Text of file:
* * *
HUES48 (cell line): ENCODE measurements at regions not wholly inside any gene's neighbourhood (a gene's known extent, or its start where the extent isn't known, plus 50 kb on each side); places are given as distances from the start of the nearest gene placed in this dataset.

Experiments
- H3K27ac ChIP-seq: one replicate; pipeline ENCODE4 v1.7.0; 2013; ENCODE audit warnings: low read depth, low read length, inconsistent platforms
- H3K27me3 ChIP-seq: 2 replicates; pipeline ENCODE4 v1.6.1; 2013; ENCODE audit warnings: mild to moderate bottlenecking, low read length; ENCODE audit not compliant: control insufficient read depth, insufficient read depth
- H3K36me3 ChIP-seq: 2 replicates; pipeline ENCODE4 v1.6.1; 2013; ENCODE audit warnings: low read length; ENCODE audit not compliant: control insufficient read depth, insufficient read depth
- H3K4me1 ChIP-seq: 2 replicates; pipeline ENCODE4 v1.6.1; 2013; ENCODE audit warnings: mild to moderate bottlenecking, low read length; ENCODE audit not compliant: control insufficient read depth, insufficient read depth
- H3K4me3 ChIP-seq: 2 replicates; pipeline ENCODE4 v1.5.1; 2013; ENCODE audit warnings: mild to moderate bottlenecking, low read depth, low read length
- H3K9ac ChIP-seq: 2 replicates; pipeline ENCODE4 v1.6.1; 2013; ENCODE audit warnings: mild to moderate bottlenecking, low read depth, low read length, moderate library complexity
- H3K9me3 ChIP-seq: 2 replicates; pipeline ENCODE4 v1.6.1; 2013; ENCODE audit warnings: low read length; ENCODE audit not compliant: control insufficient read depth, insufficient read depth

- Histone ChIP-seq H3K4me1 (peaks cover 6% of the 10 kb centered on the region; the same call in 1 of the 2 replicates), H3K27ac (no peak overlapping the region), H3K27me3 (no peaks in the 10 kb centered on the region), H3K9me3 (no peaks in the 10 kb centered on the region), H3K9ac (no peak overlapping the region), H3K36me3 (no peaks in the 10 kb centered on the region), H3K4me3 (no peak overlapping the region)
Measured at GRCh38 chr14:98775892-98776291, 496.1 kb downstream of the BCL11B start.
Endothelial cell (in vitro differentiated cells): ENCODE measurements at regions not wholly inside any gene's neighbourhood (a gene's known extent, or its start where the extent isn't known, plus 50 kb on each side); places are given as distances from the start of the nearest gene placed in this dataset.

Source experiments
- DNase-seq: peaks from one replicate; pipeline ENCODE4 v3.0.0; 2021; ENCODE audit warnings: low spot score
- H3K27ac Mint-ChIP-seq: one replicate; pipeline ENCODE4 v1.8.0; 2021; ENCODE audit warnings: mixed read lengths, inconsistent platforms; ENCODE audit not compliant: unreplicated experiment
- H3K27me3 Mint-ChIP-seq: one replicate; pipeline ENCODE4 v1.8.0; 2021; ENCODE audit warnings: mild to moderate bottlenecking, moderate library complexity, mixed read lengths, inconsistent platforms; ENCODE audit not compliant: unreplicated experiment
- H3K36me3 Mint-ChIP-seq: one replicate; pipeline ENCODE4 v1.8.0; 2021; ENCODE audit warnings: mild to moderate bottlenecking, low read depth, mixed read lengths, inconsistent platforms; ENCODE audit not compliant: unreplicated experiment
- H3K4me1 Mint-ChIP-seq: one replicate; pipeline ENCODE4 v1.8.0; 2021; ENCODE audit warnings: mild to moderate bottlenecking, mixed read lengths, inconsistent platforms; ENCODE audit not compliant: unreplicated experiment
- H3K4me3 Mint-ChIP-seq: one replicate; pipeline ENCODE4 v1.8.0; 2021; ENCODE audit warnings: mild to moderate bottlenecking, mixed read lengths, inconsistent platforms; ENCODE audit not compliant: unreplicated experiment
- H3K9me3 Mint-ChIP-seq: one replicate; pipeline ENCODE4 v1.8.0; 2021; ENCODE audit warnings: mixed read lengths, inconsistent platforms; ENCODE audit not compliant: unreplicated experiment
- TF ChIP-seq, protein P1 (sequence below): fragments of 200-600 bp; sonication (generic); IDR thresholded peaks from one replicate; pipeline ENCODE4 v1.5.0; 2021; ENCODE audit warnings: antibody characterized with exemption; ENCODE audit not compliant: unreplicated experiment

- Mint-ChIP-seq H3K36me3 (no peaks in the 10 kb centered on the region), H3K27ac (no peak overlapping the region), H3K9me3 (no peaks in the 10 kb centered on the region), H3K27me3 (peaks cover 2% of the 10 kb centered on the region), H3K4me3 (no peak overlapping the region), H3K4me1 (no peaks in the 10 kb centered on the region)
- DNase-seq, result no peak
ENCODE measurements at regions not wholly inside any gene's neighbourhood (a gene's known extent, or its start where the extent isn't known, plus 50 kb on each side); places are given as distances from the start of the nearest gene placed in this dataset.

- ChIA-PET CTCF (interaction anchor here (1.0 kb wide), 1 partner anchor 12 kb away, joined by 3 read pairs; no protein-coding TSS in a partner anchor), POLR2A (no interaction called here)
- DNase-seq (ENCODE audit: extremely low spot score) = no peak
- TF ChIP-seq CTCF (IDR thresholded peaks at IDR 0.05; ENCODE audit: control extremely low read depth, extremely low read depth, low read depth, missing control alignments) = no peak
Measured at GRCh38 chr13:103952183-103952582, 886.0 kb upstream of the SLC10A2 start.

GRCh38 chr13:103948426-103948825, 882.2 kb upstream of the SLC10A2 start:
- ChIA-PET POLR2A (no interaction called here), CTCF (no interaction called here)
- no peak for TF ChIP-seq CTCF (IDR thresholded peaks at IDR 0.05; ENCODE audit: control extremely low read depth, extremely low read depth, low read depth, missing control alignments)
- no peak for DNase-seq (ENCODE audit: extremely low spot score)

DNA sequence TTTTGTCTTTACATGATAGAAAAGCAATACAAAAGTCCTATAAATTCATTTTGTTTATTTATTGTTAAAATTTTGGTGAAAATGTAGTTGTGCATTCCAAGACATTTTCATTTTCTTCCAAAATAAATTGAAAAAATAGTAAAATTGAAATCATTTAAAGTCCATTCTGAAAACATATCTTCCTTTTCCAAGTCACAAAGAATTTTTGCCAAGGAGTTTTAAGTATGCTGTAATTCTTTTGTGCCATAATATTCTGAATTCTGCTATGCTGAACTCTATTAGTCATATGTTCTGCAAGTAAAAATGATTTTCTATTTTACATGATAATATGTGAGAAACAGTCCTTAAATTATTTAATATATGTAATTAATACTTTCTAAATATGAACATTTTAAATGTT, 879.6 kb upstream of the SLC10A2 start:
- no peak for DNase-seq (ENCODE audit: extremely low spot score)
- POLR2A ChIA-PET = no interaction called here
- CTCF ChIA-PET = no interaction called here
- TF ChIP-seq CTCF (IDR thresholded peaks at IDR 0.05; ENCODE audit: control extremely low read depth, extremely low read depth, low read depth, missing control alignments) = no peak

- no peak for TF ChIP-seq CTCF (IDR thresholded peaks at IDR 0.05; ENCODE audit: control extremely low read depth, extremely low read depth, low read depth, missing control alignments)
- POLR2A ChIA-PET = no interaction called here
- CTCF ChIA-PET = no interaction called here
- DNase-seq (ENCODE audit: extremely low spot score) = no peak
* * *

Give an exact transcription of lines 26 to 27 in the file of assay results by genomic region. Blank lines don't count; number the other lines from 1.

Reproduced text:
- DNase-seq (ENCODE audit: extremely low spot score) = no peak
- TF ChIP-seq CTCF (IDR thresholded peaks at IDR 0.05; ENCODE audit: control extremely low read depth, extremely low read depth, low read depth, missing control alignments) = no peak